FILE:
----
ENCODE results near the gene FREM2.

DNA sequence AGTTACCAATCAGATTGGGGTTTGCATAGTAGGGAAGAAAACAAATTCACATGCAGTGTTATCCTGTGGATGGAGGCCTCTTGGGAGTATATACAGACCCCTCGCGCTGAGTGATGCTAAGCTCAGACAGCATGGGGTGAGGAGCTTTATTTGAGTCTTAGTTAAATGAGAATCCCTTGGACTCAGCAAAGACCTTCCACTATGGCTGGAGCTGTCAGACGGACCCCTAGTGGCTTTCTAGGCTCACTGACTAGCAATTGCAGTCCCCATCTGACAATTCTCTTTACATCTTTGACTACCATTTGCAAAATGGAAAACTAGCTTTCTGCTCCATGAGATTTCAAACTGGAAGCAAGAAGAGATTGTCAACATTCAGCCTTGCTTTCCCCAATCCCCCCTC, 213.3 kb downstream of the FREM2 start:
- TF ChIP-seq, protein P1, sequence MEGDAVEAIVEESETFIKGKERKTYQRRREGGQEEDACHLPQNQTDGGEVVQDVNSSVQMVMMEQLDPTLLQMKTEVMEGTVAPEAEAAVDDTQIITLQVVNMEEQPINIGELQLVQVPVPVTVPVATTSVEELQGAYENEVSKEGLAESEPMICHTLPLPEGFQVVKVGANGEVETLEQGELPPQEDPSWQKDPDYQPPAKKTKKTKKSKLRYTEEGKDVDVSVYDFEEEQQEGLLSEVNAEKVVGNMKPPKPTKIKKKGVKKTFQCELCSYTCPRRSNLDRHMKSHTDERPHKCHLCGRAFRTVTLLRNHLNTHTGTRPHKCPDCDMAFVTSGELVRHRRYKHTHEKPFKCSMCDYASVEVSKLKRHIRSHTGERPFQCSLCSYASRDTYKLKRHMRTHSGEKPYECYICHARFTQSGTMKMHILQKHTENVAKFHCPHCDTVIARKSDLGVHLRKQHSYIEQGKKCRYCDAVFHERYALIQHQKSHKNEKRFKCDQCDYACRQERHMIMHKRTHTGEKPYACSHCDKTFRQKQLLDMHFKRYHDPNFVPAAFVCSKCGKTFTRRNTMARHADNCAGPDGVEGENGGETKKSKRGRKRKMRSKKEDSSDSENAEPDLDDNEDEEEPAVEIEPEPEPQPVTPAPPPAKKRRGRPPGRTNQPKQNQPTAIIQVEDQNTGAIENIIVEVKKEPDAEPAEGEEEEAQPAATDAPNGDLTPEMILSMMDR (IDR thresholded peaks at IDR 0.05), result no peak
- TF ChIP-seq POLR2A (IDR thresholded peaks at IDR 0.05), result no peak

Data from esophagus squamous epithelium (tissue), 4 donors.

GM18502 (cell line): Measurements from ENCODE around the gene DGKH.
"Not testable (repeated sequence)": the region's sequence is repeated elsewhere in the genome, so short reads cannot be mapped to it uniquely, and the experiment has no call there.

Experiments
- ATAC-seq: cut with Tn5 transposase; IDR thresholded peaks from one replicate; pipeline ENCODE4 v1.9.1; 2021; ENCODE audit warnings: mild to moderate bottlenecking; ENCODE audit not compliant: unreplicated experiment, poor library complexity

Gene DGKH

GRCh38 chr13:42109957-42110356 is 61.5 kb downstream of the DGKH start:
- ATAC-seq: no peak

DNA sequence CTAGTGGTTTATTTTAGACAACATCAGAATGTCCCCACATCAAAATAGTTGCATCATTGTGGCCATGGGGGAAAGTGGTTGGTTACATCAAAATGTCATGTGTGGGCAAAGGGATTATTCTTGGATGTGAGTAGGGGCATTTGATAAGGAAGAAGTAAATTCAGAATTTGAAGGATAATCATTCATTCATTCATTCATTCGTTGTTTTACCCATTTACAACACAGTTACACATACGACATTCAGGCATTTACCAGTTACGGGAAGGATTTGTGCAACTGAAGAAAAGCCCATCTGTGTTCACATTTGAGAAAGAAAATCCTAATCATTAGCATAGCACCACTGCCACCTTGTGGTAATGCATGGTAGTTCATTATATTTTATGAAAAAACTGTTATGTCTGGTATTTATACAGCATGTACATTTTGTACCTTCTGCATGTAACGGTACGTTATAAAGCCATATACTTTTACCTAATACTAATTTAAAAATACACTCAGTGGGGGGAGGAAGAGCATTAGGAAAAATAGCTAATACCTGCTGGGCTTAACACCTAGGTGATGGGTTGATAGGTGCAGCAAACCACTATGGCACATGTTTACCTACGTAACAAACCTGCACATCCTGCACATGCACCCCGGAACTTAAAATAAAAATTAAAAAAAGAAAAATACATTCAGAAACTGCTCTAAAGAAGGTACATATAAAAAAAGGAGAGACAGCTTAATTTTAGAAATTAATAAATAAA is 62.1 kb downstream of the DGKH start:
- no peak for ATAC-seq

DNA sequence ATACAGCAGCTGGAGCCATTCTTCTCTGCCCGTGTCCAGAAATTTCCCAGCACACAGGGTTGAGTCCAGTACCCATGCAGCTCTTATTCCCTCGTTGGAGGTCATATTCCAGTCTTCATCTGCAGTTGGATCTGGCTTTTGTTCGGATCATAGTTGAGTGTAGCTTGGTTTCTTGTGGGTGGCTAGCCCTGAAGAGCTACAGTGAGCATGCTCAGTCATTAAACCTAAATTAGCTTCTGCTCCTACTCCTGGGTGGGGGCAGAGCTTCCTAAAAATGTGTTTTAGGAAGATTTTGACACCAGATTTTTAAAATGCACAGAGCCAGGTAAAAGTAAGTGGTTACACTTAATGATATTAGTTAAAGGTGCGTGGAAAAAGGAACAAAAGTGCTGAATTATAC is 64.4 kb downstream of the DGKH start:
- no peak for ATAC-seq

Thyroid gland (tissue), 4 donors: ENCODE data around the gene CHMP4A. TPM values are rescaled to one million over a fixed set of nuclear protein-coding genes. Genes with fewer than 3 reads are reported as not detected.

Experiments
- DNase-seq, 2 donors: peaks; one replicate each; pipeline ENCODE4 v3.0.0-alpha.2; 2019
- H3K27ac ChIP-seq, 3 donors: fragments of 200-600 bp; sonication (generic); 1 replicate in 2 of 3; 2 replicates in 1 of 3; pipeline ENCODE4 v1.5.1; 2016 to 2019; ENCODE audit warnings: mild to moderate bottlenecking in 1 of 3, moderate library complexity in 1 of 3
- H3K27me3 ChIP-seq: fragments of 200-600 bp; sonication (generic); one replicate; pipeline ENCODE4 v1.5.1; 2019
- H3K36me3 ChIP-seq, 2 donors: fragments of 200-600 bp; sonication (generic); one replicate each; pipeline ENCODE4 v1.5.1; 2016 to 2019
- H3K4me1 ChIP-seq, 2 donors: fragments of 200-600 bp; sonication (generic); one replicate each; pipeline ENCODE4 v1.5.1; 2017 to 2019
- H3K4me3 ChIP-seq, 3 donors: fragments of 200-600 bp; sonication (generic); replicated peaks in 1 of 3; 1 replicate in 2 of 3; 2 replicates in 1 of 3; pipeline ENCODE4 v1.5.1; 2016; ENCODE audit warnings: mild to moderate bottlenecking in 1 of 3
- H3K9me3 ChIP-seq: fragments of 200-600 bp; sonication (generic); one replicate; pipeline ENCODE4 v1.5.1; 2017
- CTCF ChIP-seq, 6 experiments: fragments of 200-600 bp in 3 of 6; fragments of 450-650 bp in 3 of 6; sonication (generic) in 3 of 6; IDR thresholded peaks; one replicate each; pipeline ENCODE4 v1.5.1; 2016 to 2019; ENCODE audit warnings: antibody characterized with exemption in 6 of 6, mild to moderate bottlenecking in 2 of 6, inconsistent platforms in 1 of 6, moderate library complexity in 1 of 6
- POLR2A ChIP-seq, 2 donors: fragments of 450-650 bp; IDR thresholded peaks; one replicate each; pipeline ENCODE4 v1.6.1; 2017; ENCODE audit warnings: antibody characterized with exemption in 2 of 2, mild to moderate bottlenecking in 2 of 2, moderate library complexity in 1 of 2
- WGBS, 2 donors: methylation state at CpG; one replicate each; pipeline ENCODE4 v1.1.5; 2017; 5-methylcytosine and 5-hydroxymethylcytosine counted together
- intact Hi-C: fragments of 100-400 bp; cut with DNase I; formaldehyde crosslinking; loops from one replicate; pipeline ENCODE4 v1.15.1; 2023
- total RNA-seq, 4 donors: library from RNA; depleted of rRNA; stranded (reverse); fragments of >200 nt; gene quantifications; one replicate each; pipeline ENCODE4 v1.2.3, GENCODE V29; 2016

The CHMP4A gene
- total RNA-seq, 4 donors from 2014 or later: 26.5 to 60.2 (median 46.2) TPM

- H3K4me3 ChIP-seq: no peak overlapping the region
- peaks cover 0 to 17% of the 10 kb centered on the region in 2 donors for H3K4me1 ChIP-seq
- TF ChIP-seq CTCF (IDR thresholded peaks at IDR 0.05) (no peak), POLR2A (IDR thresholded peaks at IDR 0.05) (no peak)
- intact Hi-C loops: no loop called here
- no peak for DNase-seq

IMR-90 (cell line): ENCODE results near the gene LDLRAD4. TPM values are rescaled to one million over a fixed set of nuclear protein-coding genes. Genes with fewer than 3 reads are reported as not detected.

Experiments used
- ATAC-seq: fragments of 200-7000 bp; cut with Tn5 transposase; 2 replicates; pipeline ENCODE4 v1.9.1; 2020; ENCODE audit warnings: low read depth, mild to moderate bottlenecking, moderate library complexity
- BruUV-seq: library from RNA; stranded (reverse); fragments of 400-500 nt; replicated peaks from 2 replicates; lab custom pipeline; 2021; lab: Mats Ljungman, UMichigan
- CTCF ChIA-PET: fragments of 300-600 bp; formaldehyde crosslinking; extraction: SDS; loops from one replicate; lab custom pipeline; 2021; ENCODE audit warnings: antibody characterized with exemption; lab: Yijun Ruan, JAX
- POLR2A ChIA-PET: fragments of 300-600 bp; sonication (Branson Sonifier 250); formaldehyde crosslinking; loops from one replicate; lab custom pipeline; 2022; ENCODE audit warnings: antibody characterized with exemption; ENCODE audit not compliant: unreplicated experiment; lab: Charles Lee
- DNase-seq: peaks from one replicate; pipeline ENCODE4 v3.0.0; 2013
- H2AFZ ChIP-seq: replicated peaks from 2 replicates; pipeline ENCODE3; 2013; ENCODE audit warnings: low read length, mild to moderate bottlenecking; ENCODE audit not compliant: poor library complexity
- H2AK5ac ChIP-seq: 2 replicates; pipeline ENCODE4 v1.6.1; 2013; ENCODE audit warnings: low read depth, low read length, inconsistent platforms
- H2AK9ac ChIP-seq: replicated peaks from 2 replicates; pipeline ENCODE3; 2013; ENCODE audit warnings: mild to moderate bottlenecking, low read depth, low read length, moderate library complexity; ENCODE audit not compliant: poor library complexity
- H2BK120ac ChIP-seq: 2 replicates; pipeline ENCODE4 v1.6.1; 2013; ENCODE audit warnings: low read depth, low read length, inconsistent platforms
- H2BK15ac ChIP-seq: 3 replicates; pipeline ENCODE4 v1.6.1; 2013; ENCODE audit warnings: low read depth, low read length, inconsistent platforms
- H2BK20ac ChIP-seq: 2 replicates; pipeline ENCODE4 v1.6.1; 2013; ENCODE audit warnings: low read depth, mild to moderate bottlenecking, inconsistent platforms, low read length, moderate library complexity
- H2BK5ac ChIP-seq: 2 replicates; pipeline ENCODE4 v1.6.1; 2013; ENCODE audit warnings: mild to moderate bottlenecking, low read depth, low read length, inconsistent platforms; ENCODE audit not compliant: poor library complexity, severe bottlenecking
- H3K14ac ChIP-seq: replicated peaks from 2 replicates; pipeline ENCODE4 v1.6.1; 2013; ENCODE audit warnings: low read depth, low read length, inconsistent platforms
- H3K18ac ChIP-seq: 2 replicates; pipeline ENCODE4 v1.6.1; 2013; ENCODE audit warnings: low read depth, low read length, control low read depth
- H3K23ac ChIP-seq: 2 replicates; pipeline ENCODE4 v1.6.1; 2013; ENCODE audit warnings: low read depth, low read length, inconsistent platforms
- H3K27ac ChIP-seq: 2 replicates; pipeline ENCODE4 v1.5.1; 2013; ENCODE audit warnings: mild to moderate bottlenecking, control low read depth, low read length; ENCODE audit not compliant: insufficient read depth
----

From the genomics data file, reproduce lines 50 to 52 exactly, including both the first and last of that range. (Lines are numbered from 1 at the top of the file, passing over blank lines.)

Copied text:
- H2BK20ac ChIP-seq: 2 replicates; pipeline ENCODE4 v1.6.1; 2013; ENCODE audit warnings: low read depth, mild to moderate bottlenecking, inconsistent platforms, low read length, moderate library complexity
- H2BK5ac ChIP-seq: 2 replicates; pipeline ENCODE4 v1.6.1; 2013; ENCODE audit warnings: mild to moderate bottlenecking, low read depth, low read length, inconsistent platforms; ENCODE audit not compliant: poor library complexity, severe bottlenecking
- H3K14ac ChIP-seq: replicated peaks from 2 replicates; pipeline ENCODE4 v1.6.1; 2013; ENCODE audit warnings: low read depth, low read length, inconsistent platforms